For this test, we collected all the midrange cards currently on sale that we could in the time we had (clocked to the official Nvidia frequency if necessary). The idea was to see how the 9600 GT performs in comparison to these cards, and not to make a comparison of all the midrange and high-end solutions of the last three generations (since our preceding comparisons have already covered that segment).
The two resolutions we chose were 1280x1024 and 1680x1050, with and without antialiasing. We chose these given the performance of the 9600 GT and the power-greediness of current games: the idea, as always, was to concentrate only on the resolutions and settings that are really usable in practice with the card being tested. The processor used is a "midrange," a Core 2 E6850, and we carefully reviewed certain games (World In Conflict and Supreme Commander) to find the test scenes that are most representative of the game. So, none of the results are comparable with preceding tests (this is also because of the changes in drivers and patches).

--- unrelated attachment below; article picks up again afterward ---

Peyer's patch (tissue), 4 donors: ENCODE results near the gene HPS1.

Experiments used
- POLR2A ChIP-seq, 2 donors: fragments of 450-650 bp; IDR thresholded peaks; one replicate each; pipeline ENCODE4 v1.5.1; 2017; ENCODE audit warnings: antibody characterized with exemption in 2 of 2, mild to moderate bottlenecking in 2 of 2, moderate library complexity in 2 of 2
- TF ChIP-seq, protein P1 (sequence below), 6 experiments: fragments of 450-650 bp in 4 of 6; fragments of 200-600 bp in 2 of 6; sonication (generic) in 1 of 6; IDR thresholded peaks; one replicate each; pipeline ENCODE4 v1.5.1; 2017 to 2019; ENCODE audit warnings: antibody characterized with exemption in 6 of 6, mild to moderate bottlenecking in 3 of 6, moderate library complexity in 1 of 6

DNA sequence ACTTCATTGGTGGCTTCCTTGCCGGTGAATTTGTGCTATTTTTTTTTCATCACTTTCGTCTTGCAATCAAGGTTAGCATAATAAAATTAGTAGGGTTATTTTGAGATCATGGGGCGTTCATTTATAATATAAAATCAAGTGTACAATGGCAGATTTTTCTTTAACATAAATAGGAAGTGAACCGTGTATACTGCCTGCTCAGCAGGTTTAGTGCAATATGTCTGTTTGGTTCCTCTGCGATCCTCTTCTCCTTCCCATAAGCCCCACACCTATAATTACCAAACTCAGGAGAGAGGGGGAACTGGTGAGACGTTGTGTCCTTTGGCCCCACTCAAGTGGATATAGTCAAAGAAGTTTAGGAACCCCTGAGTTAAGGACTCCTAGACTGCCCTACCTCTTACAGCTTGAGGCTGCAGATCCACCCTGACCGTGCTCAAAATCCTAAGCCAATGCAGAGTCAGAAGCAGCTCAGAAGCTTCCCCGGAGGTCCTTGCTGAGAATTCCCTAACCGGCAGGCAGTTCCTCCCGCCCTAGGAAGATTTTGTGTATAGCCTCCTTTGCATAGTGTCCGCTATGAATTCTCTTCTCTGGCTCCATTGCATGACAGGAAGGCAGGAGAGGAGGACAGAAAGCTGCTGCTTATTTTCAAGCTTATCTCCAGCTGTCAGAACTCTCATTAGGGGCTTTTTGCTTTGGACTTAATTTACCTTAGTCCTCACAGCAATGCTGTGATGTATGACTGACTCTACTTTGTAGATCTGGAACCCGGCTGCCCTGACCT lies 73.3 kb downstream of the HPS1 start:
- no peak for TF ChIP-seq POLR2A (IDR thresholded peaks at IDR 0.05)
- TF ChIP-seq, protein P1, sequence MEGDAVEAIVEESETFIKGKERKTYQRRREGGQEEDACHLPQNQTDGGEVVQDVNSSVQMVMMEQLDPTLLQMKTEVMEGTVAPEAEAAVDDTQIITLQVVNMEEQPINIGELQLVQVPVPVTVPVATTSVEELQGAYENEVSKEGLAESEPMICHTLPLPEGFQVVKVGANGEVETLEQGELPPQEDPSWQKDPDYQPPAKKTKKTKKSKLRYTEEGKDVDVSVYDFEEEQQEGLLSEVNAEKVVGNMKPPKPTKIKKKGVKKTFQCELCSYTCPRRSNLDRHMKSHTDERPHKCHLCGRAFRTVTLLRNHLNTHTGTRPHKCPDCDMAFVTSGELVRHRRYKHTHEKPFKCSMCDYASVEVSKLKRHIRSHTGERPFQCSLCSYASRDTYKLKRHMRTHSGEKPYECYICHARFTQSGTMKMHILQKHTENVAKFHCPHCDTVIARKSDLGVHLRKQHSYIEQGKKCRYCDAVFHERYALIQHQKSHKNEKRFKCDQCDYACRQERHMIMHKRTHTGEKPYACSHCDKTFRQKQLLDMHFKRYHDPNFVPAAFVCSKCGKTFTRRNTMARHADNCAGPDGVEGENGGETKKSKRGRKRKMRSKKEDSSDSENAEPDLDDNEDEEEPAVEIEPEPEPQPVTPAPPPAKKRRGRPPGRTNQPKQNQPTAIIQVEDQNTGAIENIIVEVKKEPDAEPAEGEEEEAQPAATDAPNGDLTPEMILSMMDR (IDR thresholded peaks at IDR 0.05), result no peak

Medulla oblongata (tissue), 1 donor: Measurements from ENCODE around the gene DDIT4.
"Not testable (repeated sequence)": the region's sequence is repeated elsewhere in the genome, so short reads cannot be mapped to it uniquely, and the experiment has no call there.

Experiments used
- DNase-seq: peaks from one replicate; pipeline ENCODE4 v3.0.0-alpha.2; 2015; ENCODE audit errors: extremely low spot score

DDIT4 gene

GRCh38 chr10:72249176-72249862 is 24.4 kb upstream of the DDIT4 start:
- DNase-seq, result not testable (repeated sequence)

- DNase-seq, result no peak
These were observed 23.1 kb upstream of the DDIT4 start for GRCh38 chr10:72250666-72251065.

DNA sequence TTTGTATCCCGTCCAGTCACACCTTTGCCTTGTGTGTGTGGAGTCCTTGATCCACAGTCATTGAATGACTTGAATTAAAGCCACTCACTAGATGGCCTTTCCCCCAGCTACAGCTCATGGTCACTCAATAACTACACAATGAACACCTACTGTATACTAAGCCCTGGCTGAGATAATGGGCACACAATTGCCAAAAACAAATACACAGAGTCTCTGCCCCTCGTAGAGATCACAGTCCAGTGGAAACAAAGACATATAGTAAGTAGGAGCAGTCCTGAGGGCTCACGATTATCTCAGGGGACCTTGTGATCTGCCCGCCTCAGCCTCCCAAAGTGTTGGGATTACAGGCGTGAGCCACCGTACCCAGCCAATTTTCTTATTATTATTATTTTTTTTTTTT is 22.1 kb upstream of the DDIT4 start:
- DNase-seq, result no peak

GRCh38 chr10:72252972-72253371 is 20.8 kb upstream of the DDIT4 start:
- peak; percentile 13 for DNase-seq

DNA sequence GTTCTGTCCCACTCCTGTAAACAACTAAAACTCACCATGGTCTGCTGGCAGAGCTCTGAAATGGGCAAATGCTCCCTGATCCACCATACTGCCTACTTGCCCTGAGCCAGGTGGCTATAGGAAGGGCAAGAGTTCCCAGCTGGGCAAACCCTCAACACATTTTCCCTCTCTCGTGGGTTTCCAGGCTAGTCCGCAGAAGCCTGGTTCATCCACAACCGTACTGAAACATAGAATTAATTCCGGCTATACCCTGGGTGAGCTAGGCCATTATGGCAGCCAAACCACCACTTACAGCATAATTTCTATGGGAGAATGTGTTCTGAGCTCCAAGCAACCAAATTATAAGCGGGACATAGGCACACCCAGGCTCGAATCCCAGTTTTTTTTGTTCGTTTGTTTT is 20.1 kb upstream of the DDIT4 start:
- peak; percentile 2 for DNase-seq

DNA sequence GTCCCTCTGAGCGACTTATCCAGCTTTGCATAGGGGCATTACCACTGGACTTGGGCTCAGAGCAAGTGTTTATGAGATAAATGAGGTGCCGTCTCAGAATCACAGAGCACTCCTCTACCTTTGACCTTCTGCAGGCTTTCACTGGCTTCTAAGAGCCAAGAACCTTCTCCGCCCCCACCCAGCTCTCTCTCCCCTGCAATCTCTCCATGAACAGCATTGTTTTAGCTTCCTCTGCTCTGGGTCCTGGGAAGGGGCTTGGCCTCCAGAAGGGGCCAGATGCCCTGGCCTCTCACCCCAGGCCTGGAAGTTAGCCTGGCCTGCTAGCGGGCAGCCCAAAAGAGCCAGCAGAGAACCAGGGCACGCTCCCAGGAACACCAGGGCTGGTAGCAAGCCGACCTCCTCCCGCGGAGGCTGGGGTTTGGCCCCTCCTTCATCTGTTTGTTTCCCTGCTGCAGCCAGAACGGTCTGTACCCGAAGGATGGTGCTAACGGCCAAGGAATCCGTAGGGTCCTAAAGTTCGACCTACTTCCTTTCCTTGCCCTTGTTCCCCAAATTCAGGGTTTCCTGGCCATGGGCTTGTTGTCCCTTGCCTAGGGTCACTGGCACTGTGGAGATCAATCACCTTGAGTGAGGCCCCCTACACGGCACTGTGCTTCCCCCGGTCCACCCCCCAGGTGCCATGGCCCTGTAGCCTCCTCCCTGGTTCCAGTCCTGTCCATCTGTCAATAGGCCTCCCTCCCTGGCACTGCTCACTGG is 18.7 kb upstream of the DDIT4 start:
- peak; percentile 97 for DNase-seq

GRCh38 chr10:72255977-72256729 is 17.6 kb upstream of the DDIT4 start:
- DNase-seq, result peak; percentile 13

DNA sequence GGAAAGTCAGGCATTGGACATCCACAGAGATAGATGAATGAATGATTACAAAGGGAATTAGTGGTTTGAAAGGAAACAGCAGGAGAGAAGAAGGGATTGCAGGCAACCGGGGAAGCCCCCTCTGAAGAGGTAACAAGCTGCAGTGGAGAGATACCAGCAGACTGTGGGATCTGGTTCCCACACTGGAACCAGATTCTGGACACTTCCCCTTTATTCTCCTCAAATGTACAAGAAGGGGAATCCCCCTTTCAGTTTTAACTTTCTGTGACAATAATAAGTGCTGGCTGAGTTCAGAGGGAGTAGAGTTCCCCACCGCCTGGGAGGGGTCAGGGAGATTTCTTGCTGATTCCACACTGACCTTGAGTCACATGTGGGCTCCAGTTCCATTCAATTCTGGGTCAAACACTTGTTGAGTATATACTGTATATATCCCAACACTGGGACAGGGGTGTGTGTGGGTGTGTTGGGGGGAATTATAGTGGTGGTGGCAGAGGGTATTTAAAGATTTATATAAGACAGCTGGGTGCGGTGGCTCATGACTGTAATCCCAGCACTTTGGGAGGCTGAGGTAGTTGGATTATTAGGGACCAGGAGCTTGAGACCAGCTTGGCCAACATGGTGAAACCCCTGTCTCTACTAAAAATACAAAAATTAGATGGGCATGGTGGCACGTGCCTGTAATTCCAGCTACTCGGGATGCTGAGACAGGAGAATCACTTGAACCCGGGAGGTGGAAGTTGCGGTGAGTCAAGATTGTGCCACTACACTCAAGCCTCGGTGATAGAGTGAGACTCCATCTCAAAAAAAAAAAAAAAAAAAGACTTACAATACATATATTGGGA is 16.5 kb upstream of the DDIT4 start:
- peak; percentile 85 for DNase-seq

Finally, we again used Windows XP for this test, on the grounds that the great majority of you are still sticking with that OS. Furthermore, we're still encountering performance problems with Windows Vista, and the inability of the cards tested to take advantage of the Direct3D 10 modes of current games (very power-hungry for questionable results, in most cases).
|CPU||Intel Core 2 Duo E6850 (3 GHz)|
|Motherboard||Asus P5E3 Deluxe (Intel X38)|
|Memory||Crucial 2 x 1 GB DDR3 1333 MHz 9-9-9|
|Hard Disk||Western Digital WD5000AAKS|
|DVD-ROM||Asus 12x DVD player|
|Power Supply||Cooler Master Real Power Pro 850W|
|OS||Windows XP Pro|
|Drivers||ForceWare 174.12 beta (compatible only with the 9600 GT)ForceWare 169.28 beta (for all other GeForce cards)Catalyst 8.2 WHQL - All Radeon|
I see the lowest priced 9600GT at $90, %65 after rebate, with free Far Cry 2.
Not bad at all.